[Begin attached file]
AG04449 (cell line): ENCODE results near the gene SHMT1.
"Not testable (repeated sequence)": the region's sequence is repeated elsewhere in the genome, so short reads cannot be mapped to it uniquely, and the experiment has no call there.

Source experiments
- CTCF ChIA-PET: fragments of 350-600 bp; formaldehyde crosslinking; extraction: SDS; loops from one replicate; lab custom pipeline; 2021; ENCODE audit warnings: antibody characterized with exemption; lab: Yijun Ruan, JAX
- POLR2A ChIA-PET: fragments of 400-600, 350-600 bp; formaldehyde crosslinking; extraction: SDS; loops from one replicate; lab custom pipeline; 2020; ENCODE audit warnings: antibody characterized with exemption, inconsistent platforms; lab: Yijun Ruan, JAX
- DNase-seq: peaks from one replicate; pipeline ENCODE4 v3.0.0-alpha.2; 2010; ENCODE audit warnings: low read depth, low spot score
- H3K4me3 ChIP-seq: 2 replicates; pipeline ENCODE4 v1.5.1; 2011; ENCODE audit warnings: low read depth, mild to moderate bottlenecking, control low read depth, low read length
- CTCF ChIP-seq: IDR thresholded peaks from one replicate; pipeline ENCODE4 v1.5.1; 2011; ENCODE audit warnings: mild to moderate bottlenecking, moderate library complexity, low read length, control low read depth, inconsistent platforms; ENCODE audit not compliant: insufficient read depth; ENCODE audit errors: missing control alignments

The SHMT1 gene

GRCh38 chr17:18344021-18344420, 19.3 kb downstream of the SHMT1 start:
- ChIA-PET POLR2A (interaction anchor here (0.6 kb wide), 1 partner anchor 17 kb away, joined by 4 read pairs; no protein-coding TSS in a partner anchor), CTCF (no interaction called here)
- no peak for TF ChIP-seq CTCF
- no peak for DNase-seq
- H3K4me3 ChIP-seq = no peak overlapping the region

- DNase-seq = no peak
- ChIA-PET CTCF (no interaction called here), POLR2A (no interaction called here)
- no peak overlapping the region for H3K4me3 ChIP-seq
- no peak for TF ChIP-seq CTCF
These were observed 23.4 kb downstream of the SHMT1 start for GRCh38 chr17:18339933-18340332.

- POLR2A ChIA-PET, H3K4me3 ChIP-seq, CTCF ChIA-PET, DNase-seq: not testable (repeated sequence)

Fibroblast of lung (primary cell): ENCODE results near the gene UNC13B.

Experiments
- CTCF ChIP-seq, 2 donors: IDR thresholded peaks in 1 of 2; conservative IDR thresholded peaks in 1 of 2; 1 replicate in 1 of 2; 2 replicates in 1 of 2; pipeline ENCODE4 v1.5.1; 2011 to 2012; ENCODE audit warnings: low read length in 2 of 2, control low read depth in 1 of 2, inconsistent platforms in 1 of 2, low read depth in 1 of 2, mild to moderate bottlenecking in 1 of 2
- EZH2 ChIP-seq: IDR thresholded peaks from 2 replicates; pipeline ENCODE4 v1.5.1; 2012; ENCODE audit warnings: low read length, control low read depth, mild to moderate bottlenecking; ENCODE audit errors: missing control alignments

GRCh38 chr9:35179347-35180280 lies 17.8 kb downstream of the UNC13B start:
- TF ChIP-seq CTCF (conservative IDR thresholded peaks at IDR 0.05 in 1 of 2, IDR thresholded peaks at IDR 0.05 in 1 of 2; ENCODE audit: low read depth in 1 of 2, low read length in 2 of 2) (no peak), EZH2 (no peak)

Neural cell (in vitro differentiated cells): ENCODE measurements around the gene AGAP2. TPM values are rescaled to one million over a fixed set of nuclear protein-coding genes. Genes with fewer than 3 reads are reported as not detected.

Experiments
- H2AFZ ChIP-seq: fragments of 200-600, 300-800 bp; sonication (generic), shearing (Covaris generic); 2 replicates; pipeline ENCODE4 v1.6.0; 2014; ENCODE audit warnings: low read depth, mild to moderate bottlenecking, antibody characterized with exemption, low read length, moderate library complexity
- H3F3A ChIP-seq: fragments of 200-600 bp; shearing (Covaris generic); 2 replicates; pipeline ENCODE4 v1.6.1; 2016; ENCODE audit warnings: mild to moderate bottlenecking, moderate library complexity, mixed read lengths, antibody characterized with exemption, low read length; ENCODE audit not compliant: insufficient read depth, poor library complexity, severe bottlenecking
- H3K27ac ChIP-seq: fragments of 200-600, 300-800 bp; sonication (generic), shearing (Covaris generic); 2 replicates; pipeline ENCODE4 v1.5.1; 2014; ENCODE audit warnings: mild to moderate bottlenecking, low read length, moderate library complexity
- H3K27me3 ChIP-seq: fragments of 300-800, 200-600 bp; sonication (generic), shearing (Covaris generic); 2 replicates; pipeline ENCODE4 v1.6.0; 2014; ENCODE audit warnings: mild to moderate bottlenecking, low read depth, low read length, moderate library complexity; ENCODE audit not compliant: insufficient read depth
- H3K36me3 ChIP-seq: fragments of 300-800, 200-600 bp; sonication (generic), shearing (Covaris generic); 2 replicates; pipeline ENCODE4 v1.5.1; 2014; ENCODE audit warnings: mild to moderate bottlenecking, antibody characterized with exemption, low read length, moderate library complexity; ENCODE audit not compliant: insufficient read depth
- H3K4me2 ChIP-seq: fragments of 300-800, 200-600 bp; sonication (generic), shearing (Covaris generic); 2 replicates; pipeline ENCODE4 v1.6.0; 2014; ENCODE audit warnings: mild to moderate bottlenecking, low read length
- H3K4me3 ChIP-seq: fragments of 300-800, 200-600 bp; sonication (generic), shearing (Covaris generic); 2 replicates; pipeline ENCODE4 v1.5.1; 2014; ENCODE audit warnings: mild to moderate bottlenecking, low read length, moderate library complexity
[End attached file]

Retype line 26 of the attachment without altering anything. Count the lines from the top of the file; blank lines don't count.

- TF ChIP-seq CTCF (conservative IDR thresholded peaks at IDR 0.05 in 1 of 2, IDR thresholded peaks at IDR 0.05 in 1 of 2; ENCODE audit: low read depth in 1 of 2, low read length in 2 of 2) (no peak), EZH2 (no peak)